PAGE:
With food shortages and climate change altering how we eat, food footprints have never carried more gravity. Everything we consume has an ecological and sociological price, from the labour needed to make it, to the packaging materials, the oil for transportation, or the chemicals used to enhance products.

But organic, vegetarian and ethical foods can help transform food footprints into fingerprints by rejecting pesticides and chemicals, paying farmers a fair price and reinvesting money into communities. Vegetarian food also takes a lesser toll than raising livestock as more food can be produced per square foot (and plants release oxygen while cows produce the ‘greenhouse gas’ methane).

At Bristol-based wholesaler Essential Trading, judiciously sourced food (along with household and beauty products) is top of the menu. As one of the UK’s largest successful worker co-operatives, it has spent 40 years sourcing, manufacturing and delivering over 6,000 lines of organic, veggie and ethical food to national and international retailers. The organisation also sells directly to consumers through its website www.ethicallyessential.coop.

“We believe that we can use our buying power as ethically-minded consumers to eat our way to a better world,” says Essential’s marketing co-ordinator Eli Sarre.

A wholefood new ball game

Essential began life in the 1970s as two of the original food co-ops – Harvest (a wholefood cash and carry) and Nova (an organic and vegetarian food co-operative) – and the two merged in 1991, forming Essential Trading. Essential has seen many changes – it was among the first UK businesses to offer organic food, for example – but while adapting to new trends, it hasn’t changed its ethos.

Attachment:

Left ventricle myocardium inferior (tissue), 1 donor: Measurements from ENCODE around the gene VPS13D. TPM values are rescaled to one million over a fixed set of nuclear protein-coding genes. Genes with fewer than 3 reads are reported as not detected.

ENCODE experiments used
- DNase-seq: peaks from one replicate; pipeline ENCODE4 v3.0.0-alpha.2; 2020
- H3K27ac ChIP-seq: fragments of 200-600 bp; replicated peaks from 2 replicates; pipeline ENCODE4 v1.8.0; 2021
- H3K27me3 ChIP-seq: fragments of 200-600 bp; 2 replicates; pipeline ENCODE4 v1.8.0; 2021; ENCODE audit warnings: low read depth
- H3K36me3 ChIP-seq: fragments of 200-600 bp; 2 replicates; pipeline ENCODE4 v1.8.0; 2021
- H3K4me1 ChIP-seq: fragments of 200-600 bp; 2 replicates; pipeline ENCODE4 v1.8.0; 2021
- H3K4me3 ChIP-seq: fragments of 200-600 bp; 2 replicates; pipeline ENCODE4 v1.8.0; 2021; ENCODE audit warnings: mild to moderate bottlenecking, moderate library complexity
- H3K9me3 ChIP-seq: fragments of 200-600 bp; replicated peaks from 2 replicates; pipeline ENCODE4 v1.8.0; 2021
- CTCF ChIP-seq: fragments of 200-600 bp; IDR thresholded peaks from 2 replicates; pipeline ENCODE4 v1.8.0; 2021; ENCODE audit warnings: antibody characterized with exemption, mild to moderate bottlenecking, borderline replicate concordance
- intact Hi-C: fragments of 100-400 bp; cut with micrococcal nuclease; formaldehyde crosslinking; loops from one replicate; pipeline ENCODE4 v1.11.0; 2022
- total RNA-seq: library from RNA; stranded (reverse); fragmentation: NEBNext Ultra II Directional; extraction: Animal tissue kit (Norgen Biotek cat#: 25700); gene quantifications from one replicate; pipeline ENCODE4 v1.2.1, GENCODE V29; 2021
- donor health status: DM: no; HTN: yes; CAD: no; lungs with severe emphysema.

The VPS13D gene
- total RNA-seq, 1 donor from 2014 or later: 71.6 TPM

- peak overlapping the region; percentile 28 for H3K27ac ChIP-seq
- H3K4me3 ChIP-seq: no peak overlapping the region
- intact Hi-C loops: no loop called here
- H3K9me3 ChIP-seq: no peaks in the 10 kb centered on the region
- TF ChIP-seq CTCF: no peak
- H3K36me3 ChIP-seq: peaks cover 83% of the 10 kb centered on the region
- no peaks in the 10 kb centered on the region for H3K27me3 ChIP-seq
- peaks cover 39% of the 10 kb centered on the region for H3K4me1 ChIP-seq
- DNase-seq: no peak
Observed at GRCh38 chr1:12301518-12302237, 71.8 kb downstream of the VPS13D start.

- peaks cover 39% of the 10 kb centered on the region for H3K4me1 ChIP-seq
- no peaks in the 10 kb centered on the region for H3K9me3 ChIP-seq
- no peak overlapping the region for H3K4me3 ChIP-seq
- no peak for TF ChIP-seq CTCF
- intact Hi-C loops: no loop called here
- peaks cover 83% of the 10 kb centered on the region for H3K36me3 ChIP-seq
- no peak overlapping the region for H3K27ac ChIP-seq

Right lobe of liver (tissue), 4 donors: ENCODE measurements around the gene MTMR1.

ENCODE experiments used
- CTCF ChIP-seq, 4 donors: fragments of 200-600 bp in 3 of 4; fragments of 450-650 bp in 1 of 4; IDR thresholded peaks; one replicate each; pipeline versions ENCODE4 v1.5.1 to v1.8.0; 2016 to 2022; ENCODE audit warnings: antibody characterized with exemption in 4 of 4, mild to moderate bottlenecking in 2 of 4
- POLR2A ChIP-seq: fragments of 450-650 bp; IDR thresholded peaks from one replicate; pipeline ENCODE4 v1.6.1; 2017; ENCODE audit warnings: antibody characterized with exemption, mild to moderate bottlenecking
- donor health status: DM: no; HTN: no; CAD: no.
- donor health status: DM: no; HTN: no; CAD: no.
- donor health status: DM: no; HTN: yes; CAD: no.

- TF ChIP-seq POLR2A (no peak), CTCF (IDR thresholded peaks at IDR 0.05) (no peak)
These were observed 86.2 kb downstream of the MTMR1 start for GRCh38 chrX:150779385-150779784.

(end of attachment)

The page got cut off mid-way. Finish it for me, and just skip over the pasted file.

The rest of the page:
“We haven’t shifted according to fashion,” says Sarre. “Our commitment has always been to offer products that are healthy, organic, Fairtrade, vegetarian or vegan and non-GM, and we’ve always aimed to promote awareness of the effect our lifestyle has on ourselves and on our environment. “We actively support co-operatives and community activities, promote healthy eating, oppose the exploitation of animals, and raise awareness of human rights issues. We don’t respond to fads; we just do what we do best.”

Today, all 80 members of Essential have an equal say in how the business is run. “Part of why we are an ethical organisation is because we’re all equal here – there’s one pay structure for all, and it’s a revolutionary and empowering concept,” says Sarre.

Taken on trust

In a world rife with food scares, misleading packaging information and hidden additives, the issue of trust is paramount. We increasingly want to know where food has come from, how it was made, and that a fair price was paid for those who made or grew it.

“The journey of each ingredient from farmer to table is as important as the quality of the food itself,” says Sarre. “We have strict guidelines for our producers and suppliers and every item must meet our stringent requirements.”

Eat to live

Essential is an example of how a good co-operative can thrive, grow and remain resilient when other, more corporate companies crumble. “Recent figures indicate that 13 million people own a share in a UK co-operative and that figure is rising,” says Sarre. “Co-operatives combine self-help with mutual assistance and this heightened awareness of each individual, and their belief in the benefits of working together for a common good, is helping the business model survive the tough economic climate.

“Our sustainable approach has helped regenerate farming land, strengthen communities and provide sustainable futures for farmers, producers and suppliers. After supplying ethical food for 40 years, the issues at the heart of our ethos have thankfully, become global concerns.”